Darrell Issa to retire from Congress amid record GOP exodus
Rep. Issa announced Wednesday that he will not seek reelection in California’s 49th district this November, becoming the 31st Republican to leave the House since President Donald Trump was elected.
“Throughout my service, I worked hard and never lost sight of the people our government is supposed to serve. Yet with the support of my family, I have decided that I will not seek re-election in California’s 49th District,” the 9-term congressman said in a statement.
The last time one party had so many retirees was in 1994, when 28 Democrats retired and Republicans regained control of Congress.
It's typical to see a bunch of Republican House seats open up in the winter. The every-other-day pace is helping keep 2018 at the head of the pack, though. pic.twitter.com/T3rVXZkvYZ— Daniel Donner (@donnermaps) January 10, 2018
Democrats would need to win 24 seats to retake control of the House in November.
Issa, 64, was nearly unseated in 2016 when Democratic Douglas Applegate came within 1,700 votes of winning the northern San Diego-county based seat, according to data from the California Secretary of State.
Applegate, who has already announced he is running for the same seat this year, tweeted Wednesday that a “blue wave” is coming to San Diego and Orange County.
However, Applegate will be facing off against three other Democrats, including Orange County environmental lawyer Mike Levin, San Diego real estate investor Paul Kerr and former State Department and United Nations aide Sara Jacobs.
Jacobs has been endorsed by EMILY’s List; Navy veteran Paul Kerr; and environmental attorney Mike Levin.
With four Democrats running for the same seat, Rep. Steve Stivers (R-Ohio), chairman of the National Republican Congressional Committee (NRCC), predicted that the district will have “one of the bloodiest primaries in America.”
“While Democrats fight with each other, Republicans will focus on fighting Democrats — and that’s how we plan to win. We look forward to facing whoever limps out of the Democrats’ battle royale: black and blue, and broke,” Stivers said in a statement.
On Monday, Rep. Ed Royce (R-California), the chairman of the House Foreign Affairs Committee, also announced he would not seek reelection in California's 39th congressional district, which includes parts of Los Angeles, Orange, and San Bernardino counties.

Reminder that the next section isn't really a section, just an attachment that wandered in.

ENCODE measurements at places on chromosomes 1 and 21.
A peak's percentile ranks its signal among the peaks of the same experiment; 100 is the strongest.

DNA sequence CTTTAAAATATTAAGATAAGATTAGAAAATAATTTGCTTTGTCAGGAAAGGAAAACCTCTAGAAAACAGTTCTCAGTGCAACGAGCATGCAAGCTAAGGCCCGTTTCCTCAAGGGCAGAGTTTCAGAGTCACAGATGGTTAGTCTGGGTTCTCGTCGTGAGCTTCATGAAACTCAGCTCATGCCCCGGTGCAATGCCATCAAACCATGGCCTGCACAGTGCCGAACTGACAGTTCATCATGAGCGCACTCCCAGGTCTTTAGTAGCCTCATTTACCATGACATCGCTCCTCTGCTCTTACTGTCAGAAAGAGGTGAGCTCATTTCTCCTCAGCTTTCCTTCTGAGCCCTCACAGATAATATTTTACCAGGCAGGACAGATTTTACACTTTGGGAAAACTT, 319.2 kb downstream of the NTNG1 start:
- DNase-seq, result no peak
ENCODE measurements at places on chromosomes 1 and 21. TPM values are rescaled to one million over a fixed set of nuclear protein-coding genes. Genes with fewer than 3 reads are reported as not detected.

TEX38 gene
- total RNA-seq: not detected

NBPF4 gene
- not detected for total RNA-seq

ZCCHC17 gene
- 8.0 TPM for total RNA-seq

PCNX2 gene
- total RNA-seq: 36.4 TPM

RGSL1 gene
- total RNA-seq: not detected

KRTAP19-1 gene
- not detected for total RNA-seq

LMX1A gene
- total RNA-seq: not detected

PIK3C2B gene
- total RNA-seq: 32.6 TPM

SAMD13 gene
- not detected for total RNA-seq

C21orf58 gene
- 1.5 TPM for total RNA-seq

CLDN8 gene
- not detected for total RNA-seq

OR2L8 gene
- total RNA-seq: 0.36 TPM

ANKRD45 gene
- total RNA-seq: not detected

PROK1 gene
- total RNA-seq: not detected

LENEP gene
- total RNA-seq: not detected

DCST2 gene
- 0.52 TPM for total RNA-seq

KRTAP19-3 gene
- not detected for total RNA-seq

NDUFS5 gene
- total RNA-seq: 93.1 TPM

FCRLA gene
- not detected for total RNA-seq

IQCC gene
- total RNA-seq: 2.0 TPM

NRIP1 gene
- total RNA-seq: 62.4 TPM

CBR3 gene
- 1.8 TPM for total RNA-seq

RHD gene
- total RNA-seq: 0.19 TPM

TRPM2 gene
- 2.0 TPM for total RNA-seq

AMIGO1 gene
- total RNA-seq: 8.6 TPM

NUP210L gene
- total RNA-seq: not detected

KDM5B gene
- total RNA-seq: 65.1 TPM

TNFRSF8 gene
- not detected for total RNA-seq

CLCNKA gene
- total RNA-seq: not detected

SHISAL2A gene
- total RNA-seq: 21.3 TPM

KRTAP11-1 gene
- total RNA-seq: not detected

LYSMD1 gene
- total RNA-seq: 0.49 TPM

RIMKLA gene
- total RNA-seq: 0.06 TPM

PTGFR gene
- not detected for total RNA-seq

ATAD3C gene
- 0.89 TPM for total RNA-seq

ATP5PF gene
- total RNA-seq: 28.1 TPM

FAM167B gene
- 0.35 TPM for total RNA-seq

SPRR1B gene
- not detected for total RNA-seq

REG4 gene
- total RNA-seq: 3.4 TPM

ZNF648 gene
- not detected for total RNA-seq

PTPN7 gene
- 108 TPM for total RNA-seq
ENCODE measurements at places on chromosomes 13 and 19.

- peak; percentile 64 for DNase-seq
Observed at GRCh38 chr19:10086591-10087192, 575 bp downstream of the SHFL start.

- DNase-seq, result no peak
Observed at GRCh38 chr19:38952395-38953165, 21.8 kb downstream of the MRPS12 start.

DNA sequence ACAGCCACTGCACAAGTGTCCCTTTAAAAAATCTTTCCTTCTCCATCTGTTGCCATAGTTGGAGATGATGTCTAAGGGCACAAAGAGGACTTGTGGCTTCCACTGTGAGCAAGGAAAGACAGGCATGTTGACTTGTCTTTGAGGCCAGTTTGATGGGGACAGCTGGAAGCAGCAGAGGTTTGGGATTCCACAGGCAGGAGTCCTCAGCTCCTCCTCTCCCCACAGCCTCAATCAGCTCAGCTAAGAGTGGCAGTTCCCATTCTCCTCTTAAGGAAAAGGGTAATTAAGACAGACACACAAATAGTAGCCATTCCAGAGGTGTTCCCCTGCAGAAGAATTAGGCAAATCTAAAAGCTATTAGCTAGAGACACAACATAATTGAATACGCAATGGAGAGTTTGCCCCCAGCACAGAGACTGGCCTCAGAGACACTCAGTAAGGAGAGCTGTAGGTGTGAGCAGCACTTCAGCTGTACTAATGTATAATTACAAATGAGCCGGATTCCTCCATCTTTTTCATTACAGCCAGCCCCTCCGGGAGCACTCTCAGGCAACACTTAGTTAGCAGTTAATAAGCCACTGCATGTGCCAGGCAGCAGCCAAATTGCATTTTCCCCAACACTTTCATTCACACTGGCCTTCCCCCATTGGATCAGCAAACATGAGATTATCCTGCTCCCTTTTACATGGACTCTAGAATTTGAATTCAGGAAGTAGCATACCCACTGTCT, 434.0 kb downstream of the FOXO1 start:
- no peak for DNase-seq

Former Secretary of State Hillary Clinton won Issa’s district by about seven points and Royce’s district by nearly nine points during the 2016 presidential election, leading many to believe that Democrats could flip both districts this year.
The Democratic Congressional Campaign Committee (DCCC) said Issa’s retirement “means we are in a strong position to elect a Democrat to the 49th District this fall.”
“California Republicans clearly see the writing on the wall and realize that their party and its priorities are toxic to their reelection chances in 2018,” Drew Godinich, spokesman for the DCCC, said in a statement.
Following Issa’s announcement, the non-partisan Cook Political Report moved the 49th district from a “toss up” to “lean Democratic.”
The report states that Republicans could still win the district if Democrats split the vote, but the report states that it would require “a very elaborate set of circumstances.”
After Royce announced his retirement on Monday, the Cook Political Report also moved his district from “lean Republican” to “lean Democratic.”
For nearly a year, hundreds of activists with Indivisible San Diego have gathered outside Issa’s office in Vista, California on a weekly basis to protest against the congressman.
On Tuesday, a group of more than 400 activists gathered outside Issa’s office to hold a “retirement party” for the congressman, complete with festive signs and a cake that read “out with the old, in with the new, bye Issa, we won’t miss you.”